Abeyta v. Tafoya, 26 N.M. 346 (1920)

Sept. 3, 1920 · Supreme Court of New Mexico · No. 2450
26 N.M. 346

[No. 2450.

Sept. 3, 1920.]

ABEYTA et al. v. TAFOYA et al.


In a suit to quiet title to real estate, the plaintiff must recover, if at all, on the strength of his own right, and not on the weakness of his adversary’s claim.

Appeal from District Court, Mora County; Leahy, Judge.

*347Action by Agapito Abeyta, Jr., and another against Damacio Tafoya, etc., and others. Judgment for defendants, dismissing the complaint, and plaintiffs appeal.


Elmer E. Yeeder, of E. Las Yegas, for appellants.

Under the circumstances the law easts the possession of the whole tract upon the person halving the older and better title, except as to such portion only as may have been in the adverse possession of his adversary.

It was therefore incumbent upon the defendants to prove their title against the plaintiffs, and not for the plaintiffs to make out an adverse title against the defendants. Yol. 1 Cyc., p. 1130 and 983. Fisher v. Benne-hoff, 13 N. E. Rep. 150 (153).

Under the circumstances the deed was inoperative to convey and title whatever to the defendants. McMahon v. Town of Stratford, 76 Atl. Rep. 983; Smith v. Smith, 79 S. W. Rep. 223.

S. B. Davis, Jr., W. J. Luoas, and Chas. W. G. Ward, all of E. Las Yegas, for appellees.

Plaintiff showed no title to the premises, hence cannot maintain his suit. Stanton v. Catron, 8 N. M. 371.

Plaintiff must succeed upon the strength of his own title and not on the weakness of that of his adversary. Stanton v. Catron, supra; Ripinsky v. Hinchman, 181 Fed. 793.

Adverse possession is to be taken strictly and is not to be made out by inferences, but by clear and positive proof. Montoya v. Catron, (N, M.) 166 Pac. 91(1



This action was instituted in the court below by appellants against appellees to quiet their title to a tract of land upon which was situated a lake, called “El Murphy,” used for irrigation purposes. Appellees answered, denying title in appellants, and alleged that *348the two corporations had title to the land, and asked affirmative relief in that their title be quieted. Issues were framed, and appellants introduced their evidence and rested. Appellees then moved for judgment on the ground that appellants had failed to show title, and waived their right to affirmative relief. The court made findings of fact, finding that appellants had failed to show title, and entered judgment for appellees, dismissing the complaint.

In this court appellants raised several questions, which in our view of the case are wholly immaterial, among which are that the appellees, being community acequias, have no power to hold title to the real estate, or that title to.the same cannot be vested in the commissioners,of such acequias.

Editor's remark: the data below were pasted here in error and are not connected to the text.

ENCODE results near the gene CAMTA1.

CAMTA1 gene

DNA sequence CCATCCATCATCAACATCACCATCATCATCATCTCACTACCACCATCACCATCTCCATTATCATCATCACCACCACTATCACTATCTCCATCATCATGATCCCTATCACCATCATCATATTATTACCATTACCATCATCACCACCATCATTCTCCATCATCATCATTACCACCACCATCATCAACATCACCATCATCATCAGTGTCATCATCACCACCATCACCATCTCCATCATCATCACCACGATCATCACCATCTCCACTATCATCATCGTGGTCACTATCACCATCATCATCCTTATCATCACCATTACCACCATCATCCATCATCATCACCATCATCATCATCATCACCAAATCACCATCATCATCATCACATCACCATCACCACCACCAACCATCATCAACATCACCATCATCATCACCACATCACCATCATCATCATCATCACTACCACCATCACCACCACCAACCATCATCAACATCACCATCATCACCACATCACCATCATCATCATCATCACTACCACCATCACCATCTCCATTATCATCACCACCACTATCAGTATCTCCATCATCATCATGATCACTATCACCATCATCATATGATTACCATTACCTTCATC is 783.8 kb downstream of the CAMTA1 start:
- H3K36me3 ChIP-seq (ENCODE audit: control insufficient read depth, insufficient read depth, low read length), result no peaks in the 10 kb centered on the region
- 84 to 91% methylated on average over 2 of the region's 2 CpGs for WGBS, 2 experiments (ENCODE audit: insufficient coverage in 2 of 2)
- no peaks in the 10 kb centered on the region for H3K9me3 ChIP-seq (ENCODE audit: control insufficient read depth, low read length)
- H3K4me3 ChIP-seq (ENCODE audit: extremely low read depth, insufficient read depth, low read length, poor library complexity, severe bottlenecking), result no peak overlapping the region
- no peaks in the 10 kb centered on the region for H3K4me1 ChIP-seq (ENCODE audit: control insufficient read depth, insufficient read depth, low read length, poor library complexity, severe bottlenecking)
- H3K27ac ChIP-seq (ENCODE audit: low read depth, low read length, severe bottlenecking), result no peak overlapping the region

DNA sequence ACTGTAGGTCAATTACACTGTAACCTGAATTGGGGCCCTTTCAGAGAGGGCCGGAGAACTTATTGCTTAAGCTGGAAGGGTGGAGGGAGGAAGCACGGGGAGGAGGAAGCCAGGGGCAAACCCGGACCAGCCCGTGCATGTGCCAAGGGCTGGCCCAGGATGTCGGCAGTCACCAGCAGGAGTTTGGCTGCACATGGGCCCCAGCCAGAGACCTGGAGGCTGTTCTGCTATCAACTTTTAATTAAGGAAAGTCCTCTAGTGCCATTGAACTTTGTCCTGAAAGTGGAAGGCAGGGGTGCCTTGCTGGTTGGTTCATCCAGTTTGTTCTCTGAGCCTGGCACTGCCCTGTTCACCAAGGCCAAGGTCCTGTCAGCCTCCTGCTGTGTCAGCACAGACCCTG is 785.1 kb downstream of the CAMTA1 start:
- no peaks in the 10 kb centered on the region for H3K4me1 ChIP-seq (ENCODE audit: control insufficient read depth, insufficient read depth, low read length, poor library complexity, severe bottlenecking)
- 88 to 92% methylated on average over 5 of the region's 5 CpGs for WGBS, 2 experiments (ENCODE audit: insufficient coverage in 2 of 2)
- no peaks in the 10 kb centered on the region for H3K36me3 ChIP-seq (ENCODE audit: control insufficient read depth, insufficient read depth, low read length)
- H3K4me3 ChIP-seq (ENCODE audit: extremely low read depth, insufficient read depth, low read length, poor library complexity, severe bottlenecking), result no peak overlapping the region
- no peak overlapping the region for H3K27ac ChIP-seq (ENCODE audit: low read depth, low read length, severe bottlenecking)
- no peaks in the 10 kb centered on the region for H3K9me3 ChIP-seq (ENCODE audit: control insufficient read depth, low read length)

It appears from the evidence that the commissioners of the two acequias had been using the lake called “El Murphy” for a number of years for the storage of water; that there was a time during this period when the dam was washed out, when it was questionable whether any use had been made of the reservoir site for storage purposes, but this question, as well as others raised, is of no consequence, because the court found that appellants had failed to show that they had title to the land in question on which the lake was situated.

“It is a rule of general application that the plaintiff must recover, if at all, on the strength of his own right; and not on the weakness of his adversary’s claim.” 6 R. C. L. 675.

“To maintain the action to quiet title or remove cloud thereon, plaintiff must have a g-ood and valid title, legal or equitable, or as held in few jurisdictions a legal and equitable title connected with possession to the land in controversy." 32 Cyc. 1329.

The rule is well stated by the Circuit Court of Appeals (Ninth Circuit) in the case of Ripinsky v. Hinchman, 181 Fed. 786, 105 C. C. A. 462, as follows:

“The general rule, in a suit to quiet title or to remove a cloud, as well as in ejectment, is that the plaintiff must succeed upon the strength of his own title, and not on the weakness of that of his adversary. The very idea of removing a cloud from title *349presupposes that the plaintiff has a title of some order to defend or to relieve of an alleged or threatened incumbrance or cloud. One in possession merely, without legal or equitable title, cannot maintain a suit to quiet title or to remove a cloud therefrom. 32 Cyc. 1329, 1330. And thus it was held by the Supreme Court, in Stark v. Starr, 6 Wall. 402, 18 L. Ed. 925, that mere naked possession is insufficient upon which to require an exhibition of the state of the adverse claimant, and this under a statute of Oreg'on providing that ‘any, person in possession, by himself or his tenant, may maintain’ the suit.”

Tbis being the rule, it must become a question of fact as to whether appellants showed title. They admitted that the legal title to the land stood in the grantees of the Mora land grant; that they did not deraign title from any of such grantees. They did claim under a deed, executed to their predecessors in interest in 1869, and attempted to show adverse possession; but the evidence wholly failed to show the necessary possession during the statutory time to the land in controversy, and the finding of the court was correct.

Appellants argue that by the action of the court in excluding certain evidence they were denied the right of proving possession. The court did exclude the answer to this question: “Who has had possession of the land described in those deeds and in the complaint?” But the witness later, in detail, was asked as to who had possession ; so if there was error in excluding the answer, it was cured.

We find no error in the record, and the judgment will be affirmed; and it is so ordered.

PARKER, C. J., and RayNOLds, J., concur.